Ask The Expert : Help! Do you have any tips for getting organised for year end?
This article’s expert was Louise Overy
I find this time of year fills me with dread, work is always really demanding in the lead up to year end, the thought of getting organised for Christmas makes me bury my head in the sand and the lack of daylight puts any attempt of a healthy evening walk or bike ride on the back burner. My desk at work and the kitchen table at home already have piles of paperwork containing non-urgent tasks which seem to build week on week and they are a fair representation of the constant muddle going on inside my head! Do you have any tips I could use to sort myself out and get organised for the Christmas period and beyond, as I feel this disorganisation is like a lead weight dragging behind me which affects not only my productivity but also my ability to cut off and relax.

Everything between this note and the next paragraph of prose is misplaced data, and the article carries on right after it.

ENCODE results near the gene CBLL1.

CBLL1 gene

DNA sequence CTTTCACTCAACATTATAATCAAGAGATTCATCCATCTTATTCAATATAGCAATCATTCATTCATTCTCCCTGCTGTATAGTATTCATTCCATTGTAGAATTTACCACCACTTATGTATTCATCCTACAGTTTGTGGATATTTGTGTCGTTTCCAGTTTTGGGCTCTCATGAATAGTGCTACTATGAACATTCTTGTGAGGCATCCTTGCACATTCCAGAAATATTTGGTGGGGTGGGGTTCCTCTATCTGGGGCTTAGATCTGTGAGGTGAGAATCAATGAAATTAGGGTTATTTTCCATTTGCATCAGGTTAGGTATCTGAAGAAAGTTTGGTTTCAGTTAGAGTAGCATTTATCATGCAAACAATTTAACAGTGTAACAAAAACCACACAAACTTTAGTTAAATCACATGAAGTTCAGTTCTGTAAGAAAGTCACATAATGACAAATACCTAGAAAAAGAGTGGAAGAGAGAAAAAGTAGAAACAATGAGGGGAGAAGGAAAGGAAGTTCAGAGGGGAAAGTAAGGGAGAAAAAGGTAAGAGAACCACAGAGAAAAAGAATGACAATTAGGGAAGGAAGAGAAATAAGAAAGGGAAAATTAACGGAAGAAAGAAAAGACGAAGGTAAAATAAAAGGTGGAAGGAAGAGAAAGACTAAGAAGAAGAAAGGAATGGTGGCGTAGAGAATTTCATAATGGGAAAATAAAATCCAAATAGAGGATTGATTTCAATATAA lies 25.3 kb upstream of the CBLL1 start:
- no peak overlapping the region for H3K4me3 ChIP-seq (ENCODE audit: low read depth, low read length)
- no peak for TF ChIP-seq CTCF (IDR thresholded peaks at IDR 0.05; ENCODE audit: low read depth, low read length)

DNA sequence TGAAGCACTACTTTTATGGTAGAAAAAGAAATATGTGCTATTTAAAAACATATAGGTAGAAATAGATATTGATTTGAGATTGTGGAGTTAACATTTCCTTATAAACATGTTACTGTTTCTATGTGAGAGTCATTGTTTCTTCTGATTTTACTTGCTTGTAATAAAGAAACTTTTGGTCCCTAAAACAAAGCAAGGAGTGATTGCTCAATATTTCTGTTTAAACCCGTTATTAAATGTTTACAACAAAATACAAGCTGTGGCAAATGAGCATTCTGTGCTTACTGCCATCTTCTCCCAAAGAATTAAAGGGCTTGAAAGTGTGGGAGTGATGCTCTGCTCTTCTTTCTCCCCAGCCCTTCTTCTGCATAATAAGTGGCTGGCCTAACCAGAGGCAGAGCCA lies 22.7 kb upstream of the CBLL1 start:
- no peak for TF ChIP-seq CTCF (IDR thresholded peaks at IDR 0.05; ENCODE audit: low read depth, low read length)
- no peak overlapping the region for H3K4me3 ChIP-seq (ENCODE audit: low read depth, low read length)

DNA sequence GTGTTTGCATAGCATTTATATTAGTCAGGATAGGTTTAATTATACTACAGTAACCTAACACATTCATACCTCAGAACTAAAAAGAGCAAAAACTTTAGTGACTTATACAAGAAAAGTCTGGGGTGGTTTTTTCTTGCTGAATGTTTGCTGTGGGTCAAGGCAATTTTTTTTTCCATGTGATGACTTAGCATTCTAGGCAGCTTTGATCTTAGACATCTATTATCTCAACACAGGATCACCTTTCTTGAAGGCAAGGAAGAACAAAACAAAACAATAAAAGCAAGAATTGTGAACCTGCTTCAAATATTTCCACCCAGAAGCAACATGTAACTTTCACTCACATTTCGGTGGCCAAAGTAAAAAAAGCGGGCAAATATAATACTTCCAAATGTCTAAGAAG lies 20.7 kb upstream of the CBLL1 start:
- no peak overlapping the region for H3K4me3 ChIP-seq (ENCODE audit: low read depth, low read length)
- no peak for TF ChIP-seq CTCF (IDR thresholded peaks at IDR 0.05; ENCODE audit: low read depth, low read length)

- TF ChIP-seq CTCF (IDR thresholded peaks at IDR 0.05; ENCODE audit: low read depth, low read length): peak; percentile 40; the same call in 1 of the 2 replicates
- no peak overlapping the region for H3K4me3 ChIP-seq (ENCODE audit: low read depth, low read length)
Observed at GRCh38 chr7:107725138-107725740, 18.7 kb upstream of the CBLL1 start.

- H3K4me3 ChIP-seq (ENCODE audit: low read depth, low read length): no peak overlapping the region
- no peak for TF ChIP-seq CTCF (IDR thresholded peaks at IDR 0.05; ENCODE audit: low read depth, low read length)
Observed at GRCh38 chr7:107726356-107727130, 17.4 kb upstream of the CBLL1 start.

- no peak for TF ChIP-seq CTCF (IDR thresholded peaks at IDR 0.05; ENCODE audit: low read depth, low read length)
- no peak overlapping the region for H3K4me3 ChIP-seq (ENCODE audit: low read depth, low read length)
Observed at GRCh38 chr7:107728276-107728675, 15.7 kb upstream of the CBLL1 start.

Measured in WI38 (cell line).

Louise Overy’s Reply and Practical Tips
First of all – don’t panic! You are not alone – many people have similar feelings and thoughts about the Christmas period, and combined with the onset of dark evenings, things can feel difficult – but in the end, Christmas will happen all by itself!
I’m wondering what you enjoy about Christmas? What are the things that you do look forward to? Is it the excitement of children; singing carols; an advent calendar; mince pies and mulled wine…these are some of the things on my list, what’s on yours? If you can remember what is special and positive about Christmas for you, what you love about it, this can create something for you to look forward to, not to dread. And if there are not many things to look forward to at the moment, what else can you introduce and arrange, to enjoy the time more when it comes?